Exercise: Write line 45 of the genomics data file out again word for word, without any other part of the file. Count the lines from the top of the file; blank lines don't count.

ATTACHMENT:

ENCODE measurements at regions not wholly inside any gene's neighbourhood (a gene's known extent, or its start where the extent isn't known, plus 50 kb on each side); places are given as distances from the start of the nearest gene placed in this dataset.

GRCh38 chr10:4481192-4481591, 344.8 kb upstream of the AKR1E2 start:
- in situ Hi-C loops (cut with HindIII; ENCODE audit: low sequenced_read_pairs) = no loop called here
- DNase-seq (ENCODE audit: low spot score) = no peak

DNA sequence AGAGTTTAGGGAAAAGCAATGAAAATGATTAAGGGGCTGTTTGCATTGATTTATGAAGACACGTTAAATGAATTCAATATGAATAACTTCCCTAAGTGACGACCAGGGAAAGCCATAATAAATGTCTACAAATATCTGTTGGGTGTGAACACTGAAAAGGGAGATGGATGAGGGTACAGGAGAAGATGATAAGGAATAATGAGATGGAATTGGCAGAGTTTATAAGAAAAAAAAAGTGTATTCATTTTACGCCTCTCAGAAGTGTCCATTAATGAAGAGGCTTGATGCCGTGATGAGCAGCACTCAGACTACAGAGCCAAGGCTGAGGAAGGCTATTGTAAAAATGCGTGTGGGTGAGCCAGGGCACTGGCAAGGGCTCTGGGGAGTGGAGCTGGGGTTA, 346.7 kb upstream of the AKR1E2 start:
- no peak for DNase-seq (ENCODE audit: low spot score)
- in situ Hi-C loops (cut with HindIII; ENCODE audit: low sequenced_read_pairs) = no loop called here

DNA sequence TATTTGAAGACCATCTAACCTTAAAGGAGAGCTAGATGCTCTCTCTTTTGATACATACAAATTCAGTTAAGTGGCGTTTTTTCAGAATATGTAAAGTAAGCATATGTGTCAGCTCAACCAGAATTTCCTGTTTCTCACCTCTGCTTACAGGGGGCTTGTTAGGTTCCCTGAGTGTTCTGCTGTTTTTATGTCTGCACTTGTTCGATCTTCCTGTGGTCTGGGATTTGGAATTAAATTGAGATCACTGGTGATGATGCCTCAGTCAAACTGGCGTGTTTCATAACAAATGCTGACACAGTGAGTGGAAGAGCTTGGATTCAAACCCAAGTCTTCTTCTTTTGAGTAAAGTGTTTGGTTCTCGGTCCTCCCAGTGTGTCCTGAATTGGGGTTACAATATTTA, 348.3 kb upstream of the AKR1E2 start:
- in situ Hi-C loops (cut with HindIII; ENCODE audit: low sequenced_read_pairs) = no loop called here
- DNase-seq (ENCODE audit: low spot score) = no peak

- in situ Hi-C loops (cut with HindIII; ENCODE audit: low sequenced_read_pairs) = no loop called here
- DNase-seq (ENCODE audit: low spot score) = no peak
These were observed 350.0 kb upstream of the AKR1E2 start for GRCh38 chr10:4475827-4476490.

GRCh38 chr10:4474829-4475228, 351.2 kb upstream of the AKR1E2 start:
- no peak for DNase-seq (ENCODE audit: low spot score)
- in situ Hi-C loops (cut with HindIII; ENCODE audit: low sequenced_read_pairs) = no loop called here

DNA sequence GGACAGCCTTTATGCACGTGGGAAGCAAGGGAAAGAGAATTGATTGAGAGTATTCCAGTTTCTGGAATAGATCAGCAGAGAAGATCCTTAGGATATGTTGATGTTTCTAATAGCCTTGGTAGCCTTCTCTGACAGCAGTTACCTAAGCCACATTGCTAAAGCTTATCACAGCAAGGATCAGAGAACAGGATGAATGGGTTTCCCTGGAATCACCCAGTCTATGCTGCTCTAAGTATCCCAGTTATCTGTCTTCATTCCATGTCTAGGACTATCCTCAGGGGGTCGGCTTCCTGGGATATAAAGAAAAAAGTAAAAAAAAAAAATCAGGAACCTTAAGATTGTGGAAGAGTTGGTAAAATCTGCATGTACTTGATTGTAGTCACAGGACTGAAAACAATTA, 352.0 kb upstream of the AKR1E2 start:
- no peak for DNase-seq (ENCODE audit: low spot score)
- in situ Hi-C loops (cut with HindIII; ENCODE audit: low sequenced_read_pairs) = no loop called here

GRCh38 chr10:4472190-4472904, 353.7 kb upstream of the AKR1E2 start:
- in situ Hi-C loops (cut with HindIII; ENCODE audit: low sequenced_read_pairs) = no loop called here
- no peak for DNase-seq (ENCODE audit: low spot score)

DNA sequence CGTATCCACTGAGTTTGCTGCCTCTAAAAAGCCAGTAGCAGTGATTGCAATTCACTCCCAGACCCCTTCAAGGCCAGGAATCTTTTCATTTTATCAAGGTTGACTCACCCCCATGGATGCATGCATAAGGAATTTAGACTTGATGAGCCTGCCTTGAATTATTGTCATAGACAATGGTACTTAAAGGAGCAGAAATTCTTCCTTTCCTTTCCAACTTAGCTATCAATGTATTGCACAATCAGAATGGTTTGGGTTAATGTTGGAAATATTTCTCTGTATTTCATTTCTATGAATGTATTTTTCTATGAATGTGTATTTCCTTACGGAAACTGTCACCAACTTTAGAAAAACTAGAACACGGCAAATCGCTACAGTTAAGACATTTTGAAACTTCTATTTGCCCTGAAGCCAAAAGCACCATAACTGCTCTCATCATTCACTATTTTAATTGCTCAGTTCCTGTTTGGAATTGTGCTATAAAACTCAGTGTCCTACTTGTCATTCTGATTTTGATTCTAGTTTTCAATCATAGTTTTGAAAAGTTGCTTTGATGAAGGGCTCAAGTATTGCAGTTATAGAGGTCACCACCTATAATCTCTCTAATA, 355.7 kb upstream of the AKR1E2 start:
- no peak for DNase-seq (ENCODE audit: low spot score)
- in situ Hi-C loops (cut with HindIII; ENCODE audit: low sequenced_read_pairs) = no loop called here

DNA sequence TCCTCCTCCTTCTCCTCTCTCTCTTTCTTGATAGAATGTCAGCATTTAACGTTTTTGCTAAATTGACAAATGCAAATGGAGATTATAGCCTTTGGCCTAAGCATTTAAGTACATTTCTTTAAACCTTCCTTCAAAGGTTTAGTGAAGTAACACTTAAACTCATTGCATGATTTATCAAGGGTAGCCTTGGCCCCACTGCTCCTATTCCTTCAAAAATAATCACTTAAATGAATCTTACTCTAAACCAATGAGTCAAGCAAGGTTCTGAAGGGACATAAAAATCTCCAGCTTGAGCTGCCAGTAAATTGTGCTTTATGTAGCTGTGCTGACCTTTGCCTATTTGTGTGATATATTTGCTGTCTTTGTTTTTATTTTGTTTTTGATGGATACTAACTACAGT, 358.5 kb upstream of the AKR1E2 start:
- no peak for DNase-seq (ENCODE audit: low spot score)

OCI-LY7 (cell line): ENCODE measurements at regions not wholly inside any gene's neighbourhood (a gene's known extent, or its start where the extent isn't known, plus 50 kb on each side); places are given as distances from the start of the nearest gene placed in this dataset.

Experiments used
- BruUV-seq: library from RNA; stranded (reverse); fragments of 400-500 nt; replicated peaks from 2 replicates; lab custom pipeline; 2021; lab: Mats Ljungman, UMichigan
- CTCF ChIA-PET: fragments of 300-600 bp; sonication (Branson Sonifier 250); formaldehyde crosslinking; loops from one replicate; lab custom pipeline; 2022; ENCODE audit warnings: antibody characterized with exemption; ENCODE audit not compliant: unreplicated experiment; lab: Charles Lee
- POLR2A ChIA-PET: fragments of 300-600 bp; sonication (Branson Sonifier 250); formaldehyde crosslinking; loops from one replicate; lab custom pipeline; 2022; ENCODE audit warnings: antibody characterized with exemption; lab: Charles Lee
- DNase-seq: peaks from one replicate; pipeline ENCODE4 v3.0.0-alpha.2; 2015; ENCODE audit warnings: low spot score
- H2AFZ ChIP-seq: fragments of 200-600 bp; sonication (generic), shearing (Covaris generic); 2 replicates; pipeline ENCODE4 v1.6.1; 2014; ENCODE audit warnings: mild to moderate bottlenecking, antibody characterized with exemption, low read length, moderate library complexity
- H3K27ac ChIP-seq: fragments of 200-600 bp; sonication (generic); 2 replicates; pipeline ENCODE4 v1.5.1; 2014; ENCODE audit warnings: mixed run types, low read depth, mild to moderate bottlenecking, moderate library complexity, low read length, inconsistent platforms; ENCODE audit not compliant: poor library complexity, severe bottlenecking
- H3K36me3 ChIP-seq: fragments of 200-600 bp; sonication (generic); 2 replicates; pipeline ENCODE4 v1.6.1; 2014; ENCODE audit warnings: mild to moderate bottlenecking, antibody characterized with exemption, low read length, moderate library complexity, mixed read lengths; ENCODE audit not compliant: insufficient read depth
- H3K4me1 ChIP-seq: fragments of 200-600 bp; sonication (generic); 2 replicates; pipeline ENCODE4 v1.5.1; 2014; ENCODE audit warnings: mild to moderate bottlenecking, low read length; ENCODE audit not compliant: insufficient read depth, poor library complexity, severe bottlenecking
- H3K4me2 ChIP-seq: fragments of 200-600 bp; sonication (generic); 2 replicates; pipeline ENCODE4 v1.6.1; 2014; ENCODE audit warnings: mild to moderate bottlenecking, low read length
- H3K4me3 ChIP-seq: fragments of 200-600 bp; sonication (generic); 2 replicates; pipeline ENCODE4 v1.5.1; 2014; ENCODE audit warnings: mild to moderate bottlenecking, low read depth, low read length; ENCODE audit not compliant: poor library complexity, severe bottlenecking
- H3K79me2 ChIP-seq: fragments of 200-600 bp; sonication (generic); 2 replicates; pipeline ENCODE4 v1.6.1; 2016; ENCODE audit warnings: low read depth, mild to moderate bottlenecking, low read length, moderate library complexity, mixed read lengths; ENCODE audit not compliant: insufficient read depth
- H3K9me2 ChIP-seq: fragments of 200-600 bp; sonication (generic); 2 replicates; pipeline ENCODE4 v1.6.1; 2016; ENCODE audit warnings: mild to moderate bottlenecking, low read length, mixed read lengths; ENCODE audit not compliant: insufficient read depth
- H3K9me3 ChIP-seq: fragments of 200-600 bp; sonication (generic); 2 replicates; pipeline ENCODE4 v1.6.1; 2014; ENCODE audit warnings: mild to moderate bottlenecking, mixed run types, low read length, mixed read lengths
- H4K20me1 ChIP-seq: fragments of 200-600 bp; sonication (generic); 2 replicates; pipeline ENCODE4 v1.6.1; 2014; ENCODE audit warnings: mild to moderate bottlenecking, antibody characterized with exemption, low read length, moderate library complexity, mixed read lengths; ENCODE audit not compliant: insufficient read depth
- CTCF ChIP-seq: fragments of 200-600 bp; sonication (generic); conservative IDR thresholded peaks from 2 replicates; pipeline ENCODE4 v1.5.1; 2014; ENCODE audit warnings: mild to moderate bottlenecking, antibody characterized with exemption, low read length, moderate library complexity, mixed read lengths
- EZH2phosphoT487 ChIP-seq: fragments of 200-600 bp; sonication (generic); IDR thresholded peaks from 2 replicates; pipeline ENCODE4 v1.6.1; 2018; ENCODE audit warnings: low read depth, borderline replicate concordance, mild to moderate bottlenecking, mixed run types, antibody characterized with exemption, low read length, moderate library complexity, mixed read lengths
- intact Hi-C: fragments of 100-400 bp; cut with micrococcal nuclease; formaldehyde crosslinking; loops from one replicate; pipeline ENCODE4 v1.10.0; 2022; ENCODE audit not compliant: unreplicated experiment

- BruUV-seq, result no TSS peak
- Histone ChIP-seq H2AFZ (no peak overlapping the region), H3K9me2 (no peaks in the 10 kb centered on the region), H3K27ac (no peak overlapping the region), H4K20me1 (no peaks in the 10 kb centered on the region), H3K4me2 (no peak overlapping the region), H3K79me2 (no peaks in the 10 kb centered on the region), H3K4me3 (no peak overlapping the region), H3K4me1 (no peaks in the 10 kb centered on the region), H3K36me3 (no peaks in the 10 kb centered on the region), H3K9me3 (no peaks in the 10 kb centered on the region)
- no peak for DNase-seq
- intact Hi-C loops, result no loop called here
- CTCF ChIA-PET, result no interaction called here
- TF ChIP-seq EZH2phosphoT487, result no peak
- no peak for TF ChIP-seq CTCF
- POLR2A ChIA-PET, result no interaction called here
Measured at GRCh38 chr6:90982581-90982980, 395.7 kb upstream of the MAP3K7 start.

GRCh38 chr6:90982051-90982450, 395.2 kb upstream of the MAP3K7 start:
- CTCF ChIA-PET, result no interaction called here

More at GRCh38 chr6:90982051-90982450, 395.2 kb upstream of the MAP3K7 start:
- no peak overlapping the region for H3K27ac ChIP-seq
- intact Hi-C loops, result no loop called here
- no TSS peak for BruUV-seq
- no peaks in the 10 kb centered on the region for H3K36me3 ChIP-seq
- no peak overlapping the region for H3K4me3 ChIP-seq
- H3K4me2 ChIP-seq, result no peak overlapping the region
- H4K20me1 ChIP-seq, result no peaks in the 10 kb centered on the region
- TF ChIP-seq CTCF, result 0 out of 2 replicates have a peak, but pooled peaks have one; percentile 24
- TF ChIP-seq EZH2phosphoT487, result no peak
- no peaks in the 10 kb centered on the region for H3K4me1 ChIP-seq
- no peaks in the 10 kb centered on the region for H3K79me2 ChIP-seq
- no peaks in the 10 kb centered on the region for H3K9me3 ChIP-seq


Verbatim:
- EZH2phosphoT487 ChIP-seq: fragments of 200-600 bp; sonication (generic); IDR thresholded peaks from 2 replicates; pipeline ENCODE4 v1.6.1; 2018; ENCODE audit warnings: low read depth, borderline replicate concordance, mild to moderate bottlenecking, mixed run types, antibody characterized with exemption, low read length, moderate library complexity, mixed read lengths